In any event, the following recipe contains no matzah products at all.

Non-Gebrochts Broccoli Kugel

Ingredients

  • 2 large onions, chopped
  • 1/2 cup olive oil
  • 5 heaping TBSP potato starch
  • 1 32-oz bag frozen broccoli
  • A pinch of salt
  • A shake or two of pepper
  • A pinch of onion soup mix
  • 6 eggs, beaten

Directions

Sauté the onions in the olive oil. When golden brown, add the potato starch, and mix through. Then add the broccoli, and heat through. Remove from fire, and mix with remaining ingredients. Place in a greased pan. Bake at 350 for 45-60 minutes.

!בתאבון

Update: I posted a picture of this kugel here.

___________

* Check out Mother in Israel’s post for other shidduch questions…

18 comments:

  1. Nice post and thanks for the recipe.

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  2. Ilana-Davita - I'm glad you liked it.

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  3. I didn't know to ask that question--I had a low-level awareness of the minhag. Anyway, misery loves company. Thanks for the links.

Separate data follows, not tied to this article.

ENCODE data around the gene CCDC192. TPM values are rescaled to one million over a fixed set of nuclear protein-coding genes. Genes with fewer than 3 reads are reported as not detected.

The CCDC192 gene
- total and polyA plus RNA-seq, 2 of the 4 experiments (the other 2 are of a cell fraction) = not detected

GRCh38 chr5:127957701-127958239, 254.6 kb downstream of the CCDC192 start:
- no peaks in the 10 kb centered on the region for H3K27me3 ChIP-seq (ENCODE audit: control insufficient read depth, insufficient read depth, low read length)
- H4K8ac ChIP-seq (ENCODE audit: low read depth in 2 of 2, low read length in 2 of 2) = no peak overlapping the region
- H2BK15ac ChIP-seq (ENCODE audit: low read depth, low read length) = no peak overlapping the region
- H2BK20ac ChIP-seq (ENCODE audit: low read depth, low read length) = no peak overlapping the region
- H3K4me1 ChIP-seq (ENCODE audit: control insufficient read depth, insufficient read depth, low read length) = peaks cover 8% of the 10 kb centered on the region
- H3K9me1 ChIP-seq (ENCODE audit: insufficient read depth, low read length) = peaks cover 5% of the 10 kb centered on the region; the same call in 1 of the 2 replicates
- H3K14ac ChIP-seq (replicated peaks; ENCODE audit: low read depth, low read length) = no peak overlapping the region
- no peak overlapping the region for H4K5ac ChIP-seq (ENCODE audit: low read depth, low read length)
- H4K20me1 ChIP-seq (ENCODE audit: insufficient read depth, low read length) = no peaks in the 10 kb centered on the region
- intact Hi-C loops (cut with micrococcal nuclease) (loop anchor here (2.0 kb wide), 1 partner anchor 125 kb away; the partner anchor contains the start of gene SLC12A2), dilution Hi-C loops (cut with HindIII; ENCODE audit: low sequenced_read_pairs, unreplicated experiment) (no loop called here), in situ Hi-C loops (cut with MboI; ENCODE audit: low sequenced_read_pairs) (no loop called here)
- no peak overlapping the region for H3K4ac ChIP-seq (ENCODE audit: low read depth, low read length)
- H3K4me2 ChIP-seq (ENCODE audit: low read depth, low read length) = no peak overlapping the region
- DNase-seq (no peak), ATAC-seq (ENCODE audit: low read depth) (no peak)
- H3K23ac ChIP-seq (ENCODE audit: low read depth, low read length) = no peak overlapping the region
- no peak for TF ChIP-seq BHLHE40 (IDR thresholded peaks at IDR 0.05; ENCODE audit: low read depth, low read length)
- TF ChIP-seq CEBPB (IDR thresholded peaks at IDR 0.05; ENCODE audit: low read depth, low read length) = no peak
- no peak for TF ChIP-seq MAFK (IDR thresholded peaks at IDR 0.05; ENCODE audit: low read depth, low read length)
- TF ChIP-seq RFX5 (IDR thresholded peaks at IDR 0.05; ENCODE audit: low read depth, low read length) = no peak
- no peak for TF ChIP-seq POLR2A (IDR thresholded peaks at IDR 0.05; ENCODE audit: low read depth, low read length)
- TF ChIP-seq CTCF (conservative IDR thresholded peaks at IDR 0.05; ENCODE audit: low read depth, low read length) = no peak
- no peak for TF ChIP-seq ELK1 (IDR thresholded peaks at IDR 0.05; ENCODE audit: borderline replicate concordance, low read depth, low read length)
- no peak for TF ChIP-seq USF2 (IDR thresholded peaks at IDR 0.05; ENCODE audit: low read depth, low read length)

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  4. MiI - Maybe we should start a support group. We could call it MWWMWM ("Married Women Who Miss Waterlogged Matzah") or perhaps MMMM ("Mushy-Matzah-Missing Mothers")...
    :-)

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  5. My gebrokts situation stayed the same but I lost the half hour between meat and diary (we kept 5-1/2, husband's family a full 6).
    And regarding Mother in Israels' post-how come YOU get the hat tip??

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  6. 5 and a half hours? you call that good? I only wait 3! My wife was thrilled when we got married....